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May 8, 2010

Don't be a monkey!


A new blog has been added to the list of recommendations on the left bar of this one: "No Peanuts!" The genius behind it is our translator colleague Wendell Ricketts whose with and wisdom regarding our profession is surely known to many. I support the goals of this new online forum and have given my permission to Wendell to repost anything he finds relevant. I may make an original contribution there too ocassionally if I find the time, because there are so many reasons why we need to respect ourselves, our colleagues and our clients and charge a fair rate to ensure a secure livelihood and the best results for all. This is often not as easy as it sounds, so I'm sure there will be a lot of discussion there.

See also the related post: No Monkeys!


4 comments:

  1. What all this fails to take into account is that there has in fact been a vast economic collapse, qualified people in many sectors in all areas of the globe aren't even earning peanuts any more, and deflation is happening. It seems irresponsible to overlook these significant trends.

    I put my prices down after the Lehman Shock to ensure that I would have at least some income for the duration, to ensure that my clients would survive, and to maintain goodwill with people who were in exactly the same boat. I seem to remember it was predicted that I would go extinct as Nature demanded. Well, I'm still here, and my prices are back where they were again (higher than most people's).

    Fire and manoeuvre always beats holding the line.

    :p

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  2. I still prefer your "sustainable fees" to W's "living wage". :)

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  3. I agree entirely with your 'sustainable fees'. A 'living wage' for a professional??? I subscribe fully to everything that this movement stands for: discouraging fellow translators from working for peanuts and making clients aware of what they need to budget for. However, there is no way that I would ever display that logo on a website. There must be a more positive and marketing-oriented way of presenting the concept?

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  4. Chris, Laurent: I suppose you've seen the defense of the term "wage" for referring to translators' fees. But I'm not buying it, and I find the argument about "workers" rather offensive actually. Sure, sure - unite, you have nothing to lose but your chains, I know. Be a part of the hive. Not me, thank you.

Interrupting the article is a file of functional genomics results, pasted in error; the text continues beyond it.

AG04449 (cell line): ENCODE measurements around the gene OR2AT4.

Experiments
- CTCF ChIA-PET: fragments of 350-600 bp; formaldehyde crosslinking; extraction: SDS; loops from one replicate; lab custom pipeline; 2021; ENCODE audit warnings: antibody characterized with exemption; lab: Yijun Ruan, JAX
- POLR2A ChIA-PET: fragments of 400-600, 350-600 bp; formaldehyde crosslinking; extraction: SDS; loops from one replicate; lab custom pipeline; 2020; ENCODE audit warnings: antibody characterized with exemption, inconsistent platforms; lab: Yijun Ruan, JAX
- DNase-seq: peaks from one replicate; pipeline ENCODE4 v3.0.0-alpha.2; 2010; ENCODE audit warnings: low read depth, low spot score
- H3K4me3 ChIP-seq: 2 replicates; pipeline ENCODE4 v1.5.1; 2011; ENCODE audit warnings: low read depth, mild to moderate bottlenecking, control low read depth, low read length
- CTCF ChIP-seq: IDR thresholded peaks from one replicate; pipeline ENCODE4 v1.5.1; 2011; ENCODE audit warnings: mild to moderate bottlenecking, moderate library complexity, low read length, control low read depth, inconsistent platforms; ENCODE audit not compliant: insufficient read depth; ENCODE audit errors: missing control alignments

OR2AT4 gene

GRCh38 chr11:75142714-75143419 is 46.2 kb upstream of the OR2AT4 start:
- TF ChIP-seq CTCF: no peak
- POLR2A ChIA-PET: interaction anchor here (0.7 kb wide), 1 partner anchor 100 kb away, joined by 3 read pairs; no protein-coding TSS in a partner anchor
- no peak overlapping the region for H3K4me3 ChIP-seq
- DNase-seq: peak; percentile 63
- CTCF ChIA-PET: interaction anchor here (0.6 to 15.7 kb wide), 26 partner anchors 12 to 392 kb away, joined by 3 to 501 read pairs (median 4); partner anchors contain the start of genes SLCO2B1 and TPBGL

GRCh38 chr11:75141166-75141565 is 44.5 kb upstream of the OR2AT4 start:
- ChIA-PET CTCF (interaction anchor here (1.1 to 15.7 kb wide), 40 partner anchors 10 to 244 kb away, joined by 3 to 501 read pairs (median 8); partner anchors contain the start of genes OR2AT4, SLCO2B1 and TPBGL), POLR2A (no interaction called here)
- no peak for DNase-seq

Nonetheless, I do support the idea of sustainable fees for translators. I don't think these will be achieved by whining about the various online portals and begging for minimum rates to be set or anything of that flavor. I have no interest in a minimum of any sort, nor does it interest me where the bottom of the pit is. I'd rather find better ways to package and sell the value I can produce, and if I can't do that I'll move on to another field.

    @Rod: There's a world of difference between your strategy and the campesino mentality of some of our "colleagues". Or would you characterize the attempts of a translator in Peru to cut the throats of her counterparts in other South American countries by openly offering to work for less in a public forum as "fire and maneuver"? Seemed more like shooting herself in the foot and she limps along in a race to the bottom.
    I doubt that your rates before the "Lehman shock" were a serious danger to your clients' survival. And you have noticed perhaps that when companies are in trouble, they often invest heavily in consultants and other resources to try to avoid extinction. I see good translation as part of that necessary investment in hard times, and there should be a greater willingness to bid high for the limited resources that can do the job right. Of course your market is quite different than mine; I gave up trying to understand the dynamics of anything Japanese twenty years ago. Fortunately, enough Germans understand the preceding argument - despite idiotic popular phrases like geiz ist geil - and the translation market demand is high here at any time, so it works for me. But if I were a Bulgarian or Albanian translator I might very well be looking down the other end of the gun barrel. All the more reason to develop a good niche or three I suppose.

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